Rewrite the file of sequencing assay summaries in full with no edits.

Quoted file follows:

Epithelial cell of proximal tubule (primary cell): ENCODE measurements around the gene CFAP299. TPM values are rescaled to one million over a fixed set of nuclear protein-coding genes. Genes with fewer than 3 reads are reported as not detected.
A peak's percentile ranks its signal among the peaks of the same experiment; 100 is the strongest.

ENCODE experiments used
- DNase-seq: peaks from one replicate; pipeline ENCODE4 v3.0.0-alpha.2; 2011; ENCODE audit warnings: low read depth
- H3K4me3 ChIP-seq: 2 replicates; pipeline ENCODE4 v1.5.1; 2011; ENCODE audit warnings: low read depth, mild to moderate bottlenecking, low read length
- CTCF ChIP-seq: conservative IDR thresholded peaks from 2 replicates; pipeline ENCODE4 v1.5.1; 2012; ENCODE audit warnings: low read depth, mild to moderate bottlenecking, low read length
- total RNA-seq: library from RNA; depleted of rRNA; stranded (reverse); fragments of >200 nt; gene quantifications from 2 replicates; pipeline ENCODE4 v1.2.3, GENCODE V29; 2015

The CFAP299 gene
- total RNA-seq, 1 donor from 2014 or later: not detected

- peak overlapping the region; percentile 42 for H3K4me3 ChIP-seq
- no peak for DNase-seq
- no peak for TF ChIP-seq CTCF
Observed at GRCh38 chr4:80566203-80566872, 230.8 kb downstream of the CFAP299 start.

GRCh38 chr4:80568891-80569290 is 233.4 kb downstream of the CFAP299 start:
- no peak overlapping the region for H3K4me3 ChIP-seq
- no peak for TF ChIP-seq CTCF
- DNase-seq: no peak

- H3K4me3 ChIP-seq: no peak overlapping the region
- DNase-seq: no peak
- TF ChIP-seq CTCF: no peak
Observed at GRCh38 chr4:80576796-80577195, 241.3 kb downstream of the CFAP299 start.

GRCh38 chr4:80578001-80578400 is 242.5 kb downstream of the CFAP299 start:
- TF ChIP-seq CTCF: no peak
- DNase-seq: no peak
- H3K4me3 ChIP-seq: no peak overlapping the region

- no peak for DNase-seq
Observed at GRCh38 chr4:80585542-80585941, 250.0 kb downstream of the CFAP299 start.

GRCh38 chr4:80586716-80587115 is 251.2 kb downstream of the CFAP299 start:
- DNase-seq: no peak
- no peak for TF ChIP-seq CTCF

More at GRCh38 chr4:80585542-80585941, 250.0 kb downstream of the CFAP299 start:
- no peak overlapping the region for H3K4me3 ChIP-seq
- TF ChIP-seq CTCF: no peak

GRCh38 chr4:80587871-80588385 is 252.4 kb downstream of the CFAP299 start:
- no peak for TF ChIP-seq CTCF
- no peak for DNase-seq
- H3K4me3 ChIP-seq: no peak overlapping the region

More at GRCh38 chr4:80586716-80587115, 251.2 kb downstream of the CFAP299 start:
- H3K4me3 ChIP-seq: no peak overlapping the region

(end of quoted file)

Epithelial cell of proximal tubule (primary cell): ENCODE measurements around the gene CFAP299. TPM values are rescaled to one million over a fixed set of nuclear protein-coding genes. Genes with fewer than 3 reads are reported as not detected.
A peak's percentile ranks its signal among the peaks of the same experiment; 100 is the strongest.

ENCODE experiments used
- DNase-seq: peaks from one replicate; pipeline ENCODE4 v3.0.0-alpha.2; 2011; ENCODE audit warnings: low read depth
- H3K4me3 ChIP-seq: 2 replicates; pipeline ENCODE4 v1.5.1; 2011; ENCODE audit warnings: low read depth, mild to moderate bottlenecking, low read length
- CTCF ChIP-seq: conservative IDR thresholded peaks from 2 replicates; pipeline ENCODE4 v1.5.1; 2012; ENCODE audit warnings: low read depth, mild to moderate bottlenecking, low read length
- total RNA-seq: library from RNA; depleted of rRNA; stranded (reverse); fragments of >200 nt; gene quantifications from 2 replicates; pipeline ENCODE4 v1.2.3, GENCODE V29; 2015

The CFAP299 gene
- total RNA-seq, 1 donor from 2014 or later: not detected

- peak overlapping the region; percentile 42 for H3K4me3 ChIP-seq
- no peak for DNase-seq
- no peak for TF ChIP-seq CTCF
Observed at GRCh38 chr4:80566203-80566872, 230.8 kb downstream of the CFAP299 start.

GRCh38 chr4:80568891-80569290 is 233.4 kb downstream of the CFAP299 start:
- no peak overlapping the region for H3K4me3 ChIP-seq
- no peak for TF ChIP-seq CTCF
- DNase-seq: no peak

- H3K4me3 ChIP-seq: no peak overlapping the region
- DNase-seq: no peak
- TF ChIP-seq CTCF: no peak
Observed at GRCh38 chr4:80576796-80577195, 241.3 kb downstream of the CFAP299 start.

GRCh38 chr4:80578001-80578400 is 242.5 kb downstream of the CFAP299 start:
- TF ChIP-seq CTCF: no peak
- DNase-seq: no peak
- H3K4me3 ChIP-seq: no peak overlapping the region

- no peak for DNase-seq
Observed at GRCh38 chr4:80585542-80585941, 250.0 kb downstream of the CFAP299 start.

GRCh38 chr4:80586716-80587115 is 251.2 kb downstream of the CFAP299 start:
- DNase-seq: no peak
- no peak for TF ChIP-seq CTCF

More at GRCh38 chr4:80585542-80585941, 250.0 kb downstream of the CFAP299 start:
- no peak overlapping the region for H3K4me3 ChIP-seq
- TF ChIP-seq CTCF: no peak

GRCh38 chr4:80587871-80588385 is 252.4 kb downstream of the CFAP299 start:
- no peak for TF ChIP-seq CTCF
- no peak for DNase-seq
- H3K4me3 ChIP-seq: no peak overlapping the region

More at GRCh38 chr4:80586716-80587115, 251.2 kb downstream of the CFAP299 start:
- H3K4me3 ChIP-seq: no peak overlapping the region